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Do you need affordable medicines? Then TPP is bad news for you says MSF

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Doctors Without Borders/Médecins Sans Frontières (MSF), an international humanitarian-aid non-governmental organisation has expressed grave concerns about the Trans-Pacific Partnership Trade Agreement (TPP), that the inclusion of several provisions in the trade pact would dismantle public health safeguards enshrined in international law and restrict access to price-lowering generic medicines for millions of people.
TPP is a trade deal negotiated in secretly without public review between Singapore and eleven other countries in the Pacific-Rim.
If it comes into force, TPP may affect millions of people’s access to affordable medicines, the NGO worries. The official release of the agreed TPP text “confirms that the deal will further delay price-lowering generic competition by extending and strengthening monopoly market protections for pharmaceutical companies,” MSF said.
Not only is TPP bad news for people who need affordable medicines around the world, including Singapore, but it is also not good for humanitarian aid providing non-governmental organisations (NGO), MSF expressed.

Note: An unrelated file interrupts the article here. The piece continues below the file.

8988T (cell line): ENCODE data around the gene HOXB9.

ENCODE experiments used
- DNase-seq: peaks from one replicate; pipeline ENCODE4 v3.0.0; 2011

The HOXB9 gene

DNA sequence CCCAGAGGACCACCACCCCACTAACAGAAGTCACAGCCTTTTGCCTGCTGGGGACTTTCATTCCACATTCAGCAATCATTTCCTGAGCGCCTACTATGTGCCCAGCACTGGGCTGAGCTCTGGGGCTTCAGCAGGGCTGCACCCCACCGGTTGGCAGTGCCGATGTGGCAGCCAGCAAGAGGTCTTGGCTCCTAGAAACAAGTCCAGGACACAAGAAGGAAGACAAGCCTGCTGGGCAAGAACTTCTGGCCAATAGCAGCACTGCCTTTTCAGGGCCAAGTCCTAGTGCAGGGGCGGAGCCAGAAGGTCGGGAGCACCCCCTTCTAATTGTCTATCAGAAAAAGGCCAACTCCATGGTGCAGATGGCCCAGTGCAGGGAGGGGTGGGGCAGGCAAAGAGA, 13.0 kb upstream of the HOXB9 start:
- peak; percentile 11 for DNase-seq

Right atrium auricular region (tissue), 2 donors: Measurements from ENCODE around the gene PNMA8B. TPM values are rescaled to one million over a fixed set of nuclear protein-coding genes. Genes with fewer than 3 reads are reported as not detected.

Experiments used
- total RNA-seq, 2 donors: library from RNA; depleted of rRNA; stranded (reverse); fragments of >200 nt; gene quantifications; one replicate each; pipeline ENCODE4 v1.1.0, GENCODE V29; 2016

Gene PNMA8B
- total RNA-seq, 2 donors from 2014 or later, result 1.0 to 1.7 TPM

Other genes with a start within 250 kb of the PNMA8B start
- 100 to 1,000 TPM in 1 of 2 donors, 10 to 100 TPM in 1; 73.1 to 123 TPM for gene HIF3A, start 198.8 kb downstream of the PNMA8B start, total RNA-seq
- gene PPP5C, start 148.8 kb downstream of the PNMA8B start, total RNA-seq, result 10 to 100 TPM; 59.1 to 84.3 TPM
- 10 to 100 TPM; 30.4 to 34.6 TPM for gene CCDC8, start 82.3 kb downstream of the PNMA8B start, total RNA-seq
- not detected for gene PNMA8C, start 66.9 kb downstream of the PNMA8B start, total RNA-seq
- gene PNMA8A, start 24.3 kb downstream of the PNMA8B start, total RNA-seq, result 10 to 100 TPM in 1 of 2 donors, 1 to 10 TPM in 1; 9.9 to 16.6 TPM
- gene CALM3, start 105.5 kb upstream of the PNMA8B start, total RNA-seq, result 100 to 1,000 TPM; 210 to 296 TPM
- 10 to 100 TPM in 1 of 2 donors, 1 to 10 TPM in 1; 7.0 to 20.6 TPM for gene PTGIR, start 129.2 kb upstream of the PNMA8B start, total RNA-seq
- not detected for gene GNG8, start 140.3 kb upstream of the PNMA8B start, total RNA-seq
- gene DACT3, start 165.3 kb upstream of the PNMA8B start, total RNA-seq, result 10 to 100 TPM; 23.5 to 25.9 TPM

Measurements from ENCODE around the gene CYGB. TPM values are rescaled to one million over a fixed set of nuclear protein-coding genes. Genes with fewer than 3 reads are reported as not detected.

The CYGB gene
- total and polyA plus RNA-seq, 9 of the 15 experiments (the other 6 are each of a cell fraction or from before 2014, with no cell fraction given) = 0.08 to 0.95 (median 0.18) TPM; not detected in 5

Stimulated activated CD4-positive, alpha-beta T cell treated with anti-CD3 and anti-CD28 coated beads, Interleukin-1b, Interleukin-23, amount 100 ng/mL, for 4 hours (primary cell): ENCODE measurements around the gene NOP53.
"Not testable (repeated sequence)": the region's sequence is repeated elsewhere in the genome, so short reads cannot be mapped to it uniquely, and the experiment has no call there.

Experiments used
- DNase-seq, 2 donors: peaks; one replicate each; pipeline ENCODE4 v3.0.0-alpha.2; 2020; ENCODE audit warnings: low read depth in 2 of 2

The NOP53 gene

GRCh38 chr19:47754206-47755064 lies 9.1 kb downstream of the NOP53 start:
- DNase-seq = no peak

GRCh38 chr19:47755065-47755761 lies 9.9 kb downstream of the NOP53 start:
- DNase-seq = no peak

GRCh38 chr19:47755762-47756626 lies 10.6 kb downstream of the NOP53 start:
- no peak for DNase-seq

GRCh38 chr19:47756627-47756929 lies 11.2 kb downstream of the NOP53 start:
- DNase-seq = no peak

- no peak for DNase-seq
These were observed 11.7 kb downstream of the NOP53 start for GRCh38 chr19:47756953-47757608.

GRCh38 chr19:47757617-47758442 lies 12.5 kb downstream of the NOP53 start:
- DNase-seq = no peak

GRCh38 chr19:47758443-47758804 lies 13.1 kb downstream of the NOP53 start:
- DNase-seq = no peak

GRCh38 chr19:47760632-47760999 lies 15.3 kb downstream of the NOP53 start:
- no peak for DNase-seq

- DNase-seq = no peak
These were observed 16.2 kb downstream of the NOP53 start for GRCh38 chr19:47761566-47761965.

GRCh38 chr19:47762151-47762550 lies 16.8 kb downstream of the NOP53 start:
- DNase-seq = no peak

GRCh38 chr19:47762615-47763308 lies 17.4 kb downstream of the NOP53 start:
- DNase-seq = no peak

MSF is troubled that at a time when the high price of life-saving medicines and vaccines is increasingly recognised as a barrier to effective medical care, Governments such as Singapore’s and “pharmaceutical companies have succeeded in locking in rules that will keep medicine prices high for longer and limit the tools that governments and civil society have to try to increase generic competition”.
“For example, if enacted, the TPP will not allow national regulatory authorities to use existing data that demonstrates a biological product’s safety and efficacy to authorise the sale of competitor products, even in the absence of patents,” MSF said.
“The TPP would also force governments to extend existing patent monopolies beyond current 20-year terms at the request of pharmaceutical companies, and to redefine what type of medicine deserves a patent, including mandating the granting of new patents for modifications of existing medicines,” it added.
The “dangerous provisions” in the TPP text will raise the price of medicines and cause unnecessary sufferings but it is still not too late to prevent such further restrictions, the international NGO feels.
“As the text now goes to national legislatures for final approval, we urge all TPP governments to carefully consider whether the agreed TPP text reflects the direction they want to take on access to affordable medicines and promotion of biomedical innovation; if it does not, the TPP should be modified or rejected,” MSF made an urgent appeal to Parliamentarians.

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